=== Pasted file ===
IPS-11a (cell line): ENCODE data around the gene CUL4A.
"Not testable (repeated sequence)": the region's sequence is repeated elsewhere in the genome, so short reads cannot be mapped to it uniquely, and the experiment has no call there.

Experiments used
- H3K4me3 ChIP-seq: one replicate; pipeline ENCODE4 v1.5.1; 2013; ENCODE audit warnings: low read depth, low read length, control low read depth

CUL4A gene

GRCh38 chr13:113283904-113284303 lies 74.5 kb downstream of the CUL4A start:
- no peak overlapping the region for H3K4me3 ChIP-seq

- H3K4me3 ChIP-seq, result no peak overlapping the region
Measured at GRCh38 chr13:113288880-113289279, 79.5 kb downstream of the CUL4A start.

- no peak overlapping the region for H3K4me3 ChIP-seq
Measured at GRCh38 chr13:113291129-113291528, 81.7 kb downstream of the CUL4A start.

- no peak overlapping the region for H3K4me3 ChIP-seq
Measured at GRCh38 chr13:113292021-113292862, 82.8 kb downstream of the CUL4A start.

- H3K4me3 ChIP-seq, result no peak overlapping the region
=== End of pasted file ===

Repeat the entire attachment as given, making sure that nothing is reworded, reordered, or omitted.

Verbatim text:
IPS-11a (cell line): ENCODE data around the gene CUL4A.
"Not testable (repeated sequence)": the region's sequence is repeated elsewhere in the genome, so short reads cannot be mapped to it uniquely, and the experiment has no call there.

Experiments used
- H3K4me3 ChIP-seq: one replicate; pipeline ENCODE4 v1.5.1; 2013; ENCODE audit warnings: low read depth, low read length, control low read depth

CUL4A gene

GRCh38 chr13:113283904-113284303 lies 74.5 kb downstream of the CUL4A start:
- no peak overlapping the region for H3K4me3 ChIP-seq

- H3K4me3 ChIP-seq, result no peak overlapping the region
Measured at GRCh38 chr13:113288880-113289279, 79.5 kb downstream of the CUL4A start.

- no peak overlapping the region for H3K4me3 ChIP-seq
Measured at GRCh38 chr13:113291129-113291528, 81.7 kb downstream of the CUL4A start.

- no peak overlapping the region for H3K4me3 ChIP-seq
Measured at GRCh38 chr13:113292021-113292862, 82.8 kb downstream of the CUL4A start.

- H3K4me3 ChIP-seq, result no peak overlapping the region